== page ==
Researchers have engineered killer T cells that are better able to limit the spread of HIV in cell culture. The study published this week in Nature Medicine finds that the enhanced cells can also recognise virus that has mutated to try and escape this response.
T cells are alerted to the presence of HIV by the T-cell receptor (TCR), which recognises fragments of virus proteins displayed as warning flags on the surface of infected cells. Current methods to isolate specific T cells that recognise HIV rely on cloning cells from HIV patients - a slow and painstaking process - and often these cells have TCRs that only weakly detect virus-infected cells. The virus can also mutate to avoid being detected.
James Riley and colleagues used 'phage display' technology to isolate a TCR from T cells from an HIV infected patient, which identified a fragment of the virus particularly well. The team then engineered the TCR to be much better at finding the virus. Putting this TCR into T cells created killer cells that were better at restricting the spread of HIV in cell culture. It remains to be seen whether these T cells can control virus infection in animals or patients and therefore become a practical form of therapy.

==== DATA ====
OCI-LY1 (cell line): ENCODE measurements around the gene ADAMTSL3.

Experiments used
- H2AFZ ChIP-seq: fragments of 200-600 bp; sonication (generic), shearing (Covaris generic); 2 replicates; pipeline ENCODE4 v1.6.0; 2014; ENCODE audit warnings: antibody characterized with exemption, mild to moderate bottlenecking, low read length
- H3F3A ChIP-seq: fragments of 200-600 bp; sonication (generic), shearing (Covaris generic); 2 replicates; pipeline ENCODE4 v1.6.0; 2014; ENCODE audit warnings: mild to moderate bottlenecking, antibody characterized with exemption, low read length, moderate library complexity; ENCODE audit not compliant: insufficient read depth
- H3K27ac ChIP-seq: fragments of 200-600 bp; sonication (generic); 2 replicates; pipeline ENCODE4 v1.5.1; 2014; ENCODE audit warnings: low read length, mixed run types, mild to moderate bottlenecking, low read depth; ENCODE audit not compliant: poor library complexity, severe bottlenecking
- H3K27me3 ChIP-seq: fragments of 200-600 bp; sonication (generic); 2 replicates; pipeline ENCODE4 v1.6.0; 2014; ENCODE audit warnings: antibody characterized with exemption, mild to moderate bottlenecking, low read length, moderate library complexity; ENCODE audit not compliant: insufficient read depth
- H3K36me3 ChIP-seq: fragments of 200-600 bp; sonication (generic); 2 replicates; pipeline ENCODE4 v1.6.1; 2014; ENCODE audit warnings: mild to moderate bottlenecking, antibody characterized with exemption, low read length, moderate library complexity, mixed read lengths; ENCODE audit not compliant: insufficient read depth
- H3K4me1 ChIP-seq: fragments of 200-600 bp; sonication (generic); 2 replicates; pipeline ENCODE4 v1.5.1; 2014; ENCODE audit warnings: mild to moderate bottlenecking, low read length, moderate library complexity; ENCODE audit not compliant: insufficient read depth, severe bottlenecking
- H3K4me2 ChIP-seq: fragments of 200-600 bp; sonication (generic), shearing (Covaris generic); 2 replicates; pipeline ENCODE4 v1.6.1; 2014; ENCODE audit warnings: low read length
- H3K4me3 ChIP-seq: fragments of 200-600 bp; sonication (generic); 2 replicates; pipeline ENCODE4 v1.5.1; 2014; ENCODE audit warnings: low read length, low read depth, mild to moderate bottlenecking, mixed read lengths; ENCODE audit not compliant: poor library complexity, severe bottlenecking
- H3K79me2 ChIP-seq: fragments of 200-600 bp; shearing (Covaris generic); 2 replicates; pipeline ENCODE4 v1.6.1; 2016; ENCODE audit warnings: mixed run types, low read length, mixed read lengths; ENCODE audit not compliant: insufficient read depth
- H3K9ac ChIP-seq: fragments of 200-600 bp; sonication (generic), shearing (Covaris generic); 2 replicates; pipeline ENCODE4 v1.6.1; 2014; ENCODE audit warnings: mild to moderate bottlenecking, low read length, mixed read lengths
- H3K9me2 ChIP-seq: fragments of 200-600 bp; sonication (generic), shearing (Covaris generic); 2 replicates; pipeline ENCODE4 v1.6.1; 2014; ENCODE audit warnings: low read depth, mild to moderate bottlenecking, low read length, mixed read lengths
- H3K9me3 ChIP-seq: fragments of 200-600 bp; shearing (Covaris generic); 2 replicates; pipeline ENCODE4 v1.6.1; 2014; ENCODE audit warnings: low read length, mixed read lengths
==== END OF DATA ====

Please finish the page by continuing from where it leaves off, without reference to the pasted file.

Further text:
James Riley (University of Pennsylvania, Philadelphia, PA, USA)
Abstract available online.
(C) Nature Medicine press release.
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